Canadian HR Reporter

October 2020 CAN

Canadian HR Reporter is the national journal of human resource management. It features the latest workplace news, HR best practices, employment law commentary and tools and tips for employers to get the most out of their workforce.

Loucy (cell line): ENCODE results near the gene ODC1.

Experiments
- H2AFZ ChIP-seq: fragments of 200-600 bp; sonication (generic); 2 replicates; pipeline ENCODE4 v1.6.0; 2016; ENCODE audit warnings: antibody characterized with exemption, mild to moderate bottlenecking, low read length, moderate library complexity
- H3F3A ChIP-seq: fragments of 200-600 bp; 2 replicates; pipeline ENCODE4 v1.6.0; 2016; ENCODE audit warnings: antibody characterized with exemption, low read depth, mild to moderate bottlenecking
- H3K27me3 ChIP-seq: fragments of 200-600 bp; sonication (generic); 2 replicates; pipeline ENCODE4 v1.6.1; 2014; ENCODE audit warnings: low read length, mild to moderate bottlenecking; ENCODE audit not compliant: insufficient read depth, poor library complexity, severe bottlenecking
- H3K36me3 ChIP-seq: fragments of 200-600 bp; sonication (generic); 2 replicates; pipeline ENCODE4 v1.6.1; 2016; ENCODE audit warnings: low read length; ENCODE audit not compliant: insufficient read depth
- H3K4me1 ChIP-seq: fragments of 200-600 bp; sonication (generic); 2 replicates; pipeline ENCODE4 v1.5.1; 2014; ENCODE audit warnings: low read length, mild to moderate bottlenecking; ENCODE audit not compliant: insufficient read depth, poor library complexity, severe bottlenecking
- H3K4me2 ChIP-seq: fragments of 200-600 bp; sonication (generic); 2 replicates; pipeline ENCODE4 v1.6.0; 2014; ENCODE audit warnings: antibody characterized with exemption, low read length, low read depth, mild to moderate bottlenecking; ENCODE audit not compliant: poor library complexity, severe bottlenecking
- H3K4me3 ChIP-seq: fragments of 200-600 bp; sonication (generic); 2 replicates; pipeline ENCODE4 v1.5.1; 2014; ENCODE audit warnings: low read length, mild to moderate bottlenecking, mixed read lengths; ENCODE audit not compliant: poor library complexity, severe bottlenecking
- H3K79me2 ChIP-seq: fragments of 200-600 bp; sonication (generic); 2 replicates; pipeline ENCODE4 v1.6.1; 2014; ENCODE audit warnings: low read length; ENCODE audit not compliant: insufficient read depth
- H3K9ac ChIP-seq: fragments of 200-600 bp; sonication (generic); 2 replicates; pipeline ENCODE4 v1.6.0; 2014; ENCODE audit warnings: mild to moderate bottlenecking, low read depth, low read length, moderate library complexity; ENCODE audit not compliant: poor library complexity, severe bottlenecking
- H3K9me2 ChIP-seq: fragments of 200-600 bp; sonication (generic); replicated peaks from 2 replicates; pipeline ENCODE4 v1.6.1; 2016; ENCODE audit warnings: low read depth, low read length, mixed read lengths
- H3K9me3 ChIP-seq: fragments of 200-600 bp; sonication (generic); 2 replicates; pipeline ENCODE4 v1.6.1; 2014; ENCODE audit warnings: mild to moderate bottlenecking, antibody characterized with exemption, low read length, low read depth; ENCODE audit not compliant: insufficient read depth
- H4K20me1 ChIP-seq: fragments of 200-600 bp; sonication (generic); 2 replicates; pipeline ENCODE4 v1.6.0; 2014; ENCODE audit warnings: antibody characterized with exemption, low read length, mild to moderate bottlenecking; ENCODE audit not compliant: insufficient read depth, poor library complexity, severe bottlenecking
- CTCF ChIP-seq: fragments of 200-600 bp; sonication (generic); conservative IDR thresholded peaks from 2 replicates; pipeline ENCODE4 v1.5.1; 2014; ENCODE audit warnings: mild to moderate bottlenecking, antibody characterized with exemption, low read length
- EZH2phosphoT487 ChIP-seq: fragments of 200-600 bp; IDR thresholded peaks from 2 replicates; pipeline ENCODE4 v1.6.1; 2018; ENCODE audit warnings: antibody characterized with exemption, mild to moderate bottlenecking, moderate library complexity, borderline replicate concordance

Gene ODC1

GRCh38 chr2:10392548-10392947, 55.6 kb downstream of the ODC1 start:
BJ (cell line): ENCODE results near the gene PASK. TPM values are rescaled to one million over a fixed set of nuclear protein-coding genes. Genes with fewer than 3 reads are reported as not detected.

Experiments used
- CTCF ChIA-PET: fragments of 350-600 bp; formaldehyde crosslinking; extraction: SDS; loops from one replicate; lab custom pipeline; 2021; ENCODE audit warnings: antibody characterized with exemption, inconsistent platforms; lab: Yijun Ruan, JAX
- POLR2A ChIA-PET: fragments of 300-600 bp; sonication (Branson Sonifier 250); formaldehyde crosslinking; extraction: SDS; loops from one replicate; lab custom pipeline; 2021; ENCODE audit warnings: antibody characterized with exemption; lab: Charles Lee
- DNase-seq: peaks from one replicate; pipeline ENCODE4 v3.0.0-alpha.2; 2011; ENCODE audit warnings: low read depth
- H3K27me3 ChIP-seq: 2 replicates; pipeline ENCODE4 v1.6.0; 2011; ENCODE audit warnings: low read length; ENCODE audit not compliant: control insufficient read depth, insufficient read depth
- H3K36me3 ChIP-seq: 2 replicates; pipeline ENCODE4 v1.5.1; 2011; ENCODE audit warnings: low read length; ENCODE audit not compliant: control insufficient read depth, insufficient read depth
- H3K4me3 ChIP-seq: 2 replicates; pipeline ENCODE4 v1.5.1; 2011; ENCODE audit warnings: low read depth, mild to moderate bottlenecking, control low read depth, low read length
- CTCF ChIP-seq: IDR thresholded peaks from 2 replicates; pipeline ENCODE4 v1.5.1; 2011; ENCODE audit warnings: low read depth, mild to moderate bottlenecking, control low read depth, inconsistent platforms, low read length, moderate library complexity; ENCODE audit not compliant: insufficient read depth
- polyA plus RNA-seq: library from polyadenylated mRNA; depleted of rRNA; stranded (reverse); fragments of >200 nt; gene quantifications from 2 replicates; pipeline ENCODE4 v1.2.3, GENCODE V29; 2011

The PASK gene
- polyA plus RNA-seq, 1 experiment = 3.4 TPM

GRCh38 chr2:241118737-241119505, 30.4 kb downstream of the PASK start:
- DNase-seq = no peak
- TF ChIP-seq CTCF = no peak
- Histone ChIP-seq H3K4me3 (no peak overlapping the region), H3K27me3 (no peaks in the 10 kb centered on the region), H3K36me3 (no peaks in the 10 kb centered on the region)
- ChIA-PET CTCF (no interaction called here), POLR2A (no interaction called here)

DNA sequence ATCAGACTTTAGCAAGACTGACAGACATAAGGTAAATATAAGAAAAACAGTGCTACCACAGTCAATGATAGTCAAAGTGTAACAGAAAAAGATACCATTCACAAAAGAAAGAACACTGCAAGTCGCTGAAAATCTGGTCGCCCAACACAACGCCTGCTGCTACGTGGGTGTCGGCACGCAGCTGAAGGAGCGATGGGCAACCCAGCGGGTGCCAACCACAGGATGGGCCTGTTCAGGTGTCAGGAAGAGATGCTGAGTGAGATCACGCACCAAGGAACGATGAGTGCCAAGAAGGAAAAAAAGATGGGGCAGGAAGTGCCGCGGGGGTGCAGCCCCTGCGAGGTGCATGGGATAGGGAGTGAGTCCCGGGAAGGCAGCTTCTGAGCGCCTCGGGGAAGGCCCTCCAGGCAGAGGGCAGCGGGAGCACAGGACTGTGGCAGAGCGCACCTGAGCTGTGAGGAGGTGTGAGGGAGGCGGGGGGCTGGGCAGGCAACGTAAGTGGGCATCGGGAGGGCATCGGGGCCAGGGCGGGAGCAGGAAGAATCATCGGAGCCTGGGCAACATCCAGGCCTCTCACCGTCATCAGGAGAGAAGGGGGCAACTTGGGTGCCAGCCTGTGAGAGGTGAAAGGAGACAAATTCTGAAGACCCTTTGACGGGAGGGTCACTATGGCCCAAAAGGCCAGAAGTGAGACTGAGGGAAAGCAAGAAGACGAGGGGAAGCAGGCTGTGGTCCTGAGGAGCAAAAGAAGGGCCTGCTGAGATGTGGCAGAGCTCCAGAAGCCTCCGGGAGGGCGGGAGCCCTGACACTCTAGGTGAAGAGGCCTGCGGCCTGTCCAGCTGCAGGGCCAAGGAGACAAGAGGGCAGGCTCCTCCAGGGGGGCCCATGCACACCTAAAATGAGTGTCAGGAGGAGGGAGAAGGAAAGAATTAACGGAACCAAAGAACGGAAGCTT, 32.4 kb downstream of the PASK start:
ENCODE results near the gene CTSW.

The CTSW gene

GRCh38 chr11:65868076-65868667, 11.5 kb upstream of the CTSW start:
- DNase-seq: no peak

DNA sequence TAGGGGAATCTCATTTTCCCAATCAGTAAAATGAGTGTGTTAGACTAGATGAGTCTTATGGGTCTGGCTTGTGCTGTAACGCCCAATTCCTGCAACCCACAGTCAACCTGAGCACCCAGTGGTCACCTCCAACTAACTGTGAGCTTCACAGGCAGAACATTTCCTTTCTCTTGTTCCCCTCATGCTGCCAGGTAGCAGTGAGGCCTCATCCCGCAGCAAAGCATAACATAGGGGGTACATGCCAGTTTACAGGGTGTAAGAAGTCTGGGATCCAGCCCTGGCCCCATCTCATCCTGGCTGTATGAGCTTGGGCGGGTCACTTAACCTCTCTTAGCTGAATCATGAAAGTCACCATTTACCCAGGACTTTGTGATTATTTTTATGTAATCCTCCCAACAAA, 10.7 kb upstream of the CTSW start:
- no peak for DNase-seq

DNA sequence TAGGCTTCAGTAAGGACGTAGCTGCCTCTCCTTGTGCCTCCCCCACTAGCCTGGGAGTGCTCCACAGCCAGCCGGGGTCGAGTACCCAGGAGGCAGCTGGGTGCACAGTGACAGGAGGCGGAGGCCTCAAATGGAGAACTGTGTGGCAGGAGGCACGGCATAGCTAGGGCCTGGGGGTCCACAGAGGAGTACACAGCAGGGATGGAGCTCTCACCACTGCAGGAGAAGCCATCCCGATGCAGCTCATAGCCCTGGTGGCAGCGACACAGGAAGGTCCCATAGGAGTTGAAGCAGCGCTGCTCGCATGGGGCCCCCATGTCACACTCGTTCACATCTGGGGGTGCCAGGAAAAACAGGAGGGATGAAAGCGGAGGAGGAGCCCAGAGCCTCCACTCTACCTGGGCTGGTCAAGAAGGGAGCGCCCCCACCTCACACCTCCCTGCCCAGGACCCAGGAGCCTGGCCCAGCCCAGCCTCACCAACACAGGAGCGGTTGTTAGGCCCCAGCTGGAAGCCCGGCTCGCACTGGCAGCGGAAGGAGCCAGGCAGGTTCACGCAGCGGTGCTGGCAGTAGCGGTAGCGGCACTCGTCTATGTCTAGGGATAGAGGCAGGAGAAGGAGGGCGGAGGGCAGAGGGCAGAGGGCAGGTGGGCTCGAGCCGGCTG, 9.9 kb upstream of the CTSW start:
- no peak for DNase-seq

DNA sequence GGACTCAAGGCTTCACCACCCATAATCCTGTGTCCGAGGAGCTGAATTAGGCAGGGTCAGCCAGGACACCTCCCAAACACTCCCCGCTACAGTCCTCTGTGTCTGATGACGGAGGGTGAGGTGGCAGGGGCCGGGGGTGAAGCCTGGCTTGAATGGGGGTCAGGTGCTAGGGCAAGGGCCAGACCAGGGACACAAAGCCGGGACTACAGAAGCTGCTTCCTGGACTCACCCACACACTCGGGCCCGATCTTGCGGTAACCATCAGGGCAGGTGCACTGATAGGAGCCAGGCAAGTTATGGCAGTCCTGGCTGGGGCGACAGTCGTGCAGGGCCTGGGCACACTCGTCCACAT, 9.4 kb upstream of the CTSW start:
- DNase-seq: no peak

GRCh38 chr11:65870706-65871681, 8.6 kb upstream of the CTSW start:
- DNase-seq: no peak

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Page 2 of 31 3 many employees preferring the internal social media platform, he says. "There are folks who want to be spoken to via chat rooms, other folks want to use WhatsApp, other folks want to see an email; there's still folks who'd rather have a phone call." Previously, the company was largely about "pushing" information out to staff, but now it's also about "pulling" through channels that people are used to using, such as Instagram and Facebook, or its internal platform "Cosmos," says Galarza. "You're actually able to upload pictures [and] comment on company articles and company news. And so that has enabled folks to feel a little bit more like How am I doing?' Now you're having to really be, for managers, very intentional about expectations and how someone's doing. You're having to do much more formalized one on one if you want to make sure that your employees are engaged." Instead of the face-to-face culture, people are working more in an asynchronous way, with a lot more collaboration around Google Docs or within the Slack forum, says Charney. "You're having a lot more transparency around what the goals are, what the outcomes are… because, in a remote culture, you have to be more transparent, visible; it's more of a written culture." But people are still missing the in-person aspect because they're social creatures, she says. "Once it's really safe, there's going to be team retreats and team get-togethers to really [satisfy] that need for continued connection and team-building and things like that." Communication and leadership help build, maintain culture Communication is also key to that continued connection, as seen in a TELUS International survey of its employees about how the company was handling the pandemic. The results were "amazingly positive," says Galarza, but there were some lessons, too. "In a call centre environment, you're used to having every support person around you, and in the remote environment, it's just you. And, so, we quickly launched campaigns to ensure that we over-communicate with our remote employees." At the same time, it was important to figure out how to communicate, with their voices are being heard, because we actually have what you would call internal moderators that… respond to some of those questions… which is exactly what we wanted, to get the dialogue going." The organizations that are more successful are being more agile and upfront with workers, says Fitzgerald. "Not telling people what's going on has been really deeply frustrating for people. So, organizations are… being more transparent and they're not making long- term commitments that they know they can't keep. They're not saying, 'Oh, we'll all be in the office by this date' when they know that they have no certainty about that. But what they are doing is being agile to keep people up to date; they're making frequent changes." Through all of this, many managers have become a lot more empathetic and intentional, building their culture by design and really thinking about how they create an experience for employees, says Charney. "If you're not checking in and you're not showing leadership as a front-line manager, that connection between the organization and your team is just growing apart very fast because you don't have this physical [proximity], you don't have the office," she says. "You really have to, as a front-line manager, be very intentional about your check-ins and really listening to employees and seeing 'What are some of the issues that we need to deal with very quickly?'" The top leadership is also critically important in terms of connecting people back to the purpose of their organization and their goals and communicating when progress is made, says Charney. 3 WAYS TO CREATE A STRONG CULTURE "In this environment, you actually have to step up your rewards and recognition to continue to drive the engagement piece." Albert Galarza, TELUS International "People need hope. People need to focus on the future because, right now, people are still focused on the past. And you really need them to focus on both the present and making it easy for them to get work done and the future and why they should be excited… It gives people a sense of control." Focus on work-life balance key to employee health Part of that control extends to the work- from-home situation, where many people are working longer hours, whether because of a heavier workload or distractions on the homefront. It's really important for an organization to create avenues for people to surface what's going on with them, says Fitzgerald, who has family and pets at home while he works. "[Employees'] needs are so dramatically different, so what's required here is for organizations to start to expose what's going on for people on that level so we all develop empathy around our situation. This is a new part of our empathetic muscle because it's never affected my 68% Virtual workshops and continued learning opportunities 66% Weekly staff meetings and one-on-ones with managers 65% Flexible schedules Source: TELUS International Once it's safe, there will be team get-togethers so coworkers can reconnect, says an expert.

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